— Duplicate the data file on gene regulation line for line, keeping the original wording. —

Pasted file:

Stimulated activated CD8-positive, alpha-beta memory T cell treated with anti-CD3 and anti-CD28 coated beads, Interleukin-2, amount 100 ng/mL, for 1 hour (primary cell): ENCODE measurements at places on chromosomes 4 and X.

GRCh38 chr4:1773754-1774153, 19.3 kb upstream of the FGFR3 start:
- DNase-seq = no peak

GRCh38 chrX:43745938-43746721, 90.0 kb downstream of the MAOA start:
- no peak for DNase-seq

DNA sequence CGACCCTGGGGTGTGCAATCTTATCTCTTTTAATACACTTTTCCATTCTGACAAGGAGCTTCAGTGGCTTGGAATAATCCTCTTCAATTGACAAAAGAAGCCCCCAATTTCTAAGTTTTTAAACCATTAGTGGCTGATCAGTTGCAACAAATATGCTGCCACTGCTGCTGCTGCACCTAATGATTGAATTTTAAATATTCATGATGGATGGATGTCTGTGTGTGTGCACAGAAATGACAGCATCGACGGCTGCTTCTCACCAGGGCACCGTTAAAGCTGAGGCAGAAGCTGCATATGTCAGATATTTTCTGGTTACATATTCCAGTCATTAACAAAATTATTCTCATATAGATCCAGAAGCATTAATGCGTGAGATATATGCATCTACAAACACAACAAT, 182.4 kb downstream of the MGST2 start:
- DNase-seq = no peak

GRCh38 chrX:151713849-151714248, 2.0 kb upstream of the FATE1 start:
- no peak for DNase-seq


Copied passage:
Stimulated activated CD8-positive, alpha-beta memory T cell treated with anti-CD3 and anti-CD28 coated beads, Interleukin-2, amount 100 ng/mL, for 1 hour (primary cell): ENCODE measurements at places on chromosomes 4 and X.

GRCh38 chr4:1773754-1774153, 19.3 kb upstream of the FGFR3 start:
- DNase-seq = no peak

GRCh38 chrX:43745938-43746721, 90.0 kb downstream of the MAOA start:
- no peak for DNase-seq

DNA sequence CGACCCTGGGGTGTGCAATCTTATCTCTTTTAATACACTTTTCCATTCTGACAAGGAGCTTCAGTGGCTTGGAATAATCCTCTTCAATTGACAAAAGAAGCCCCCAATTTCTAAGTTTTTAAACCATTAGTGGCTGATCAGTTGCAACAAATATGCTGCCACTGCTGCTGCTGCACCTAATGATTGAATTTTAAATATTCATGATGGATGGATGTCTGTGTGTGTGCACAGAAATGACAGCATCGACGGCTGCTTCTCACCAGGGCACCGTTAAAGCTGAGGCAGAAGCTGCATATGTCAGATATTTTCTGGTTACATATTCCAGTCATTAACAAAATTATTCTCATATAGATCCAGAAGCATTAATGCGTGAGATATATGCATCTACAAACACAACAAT, 182.4 kb downstream of the MGST2 start:
- DNase-seq = no peak

GRCh38 chrX:151713849-151714248, 2.0 kb upstream of the FATE1 start:
- no peak for DNase-seq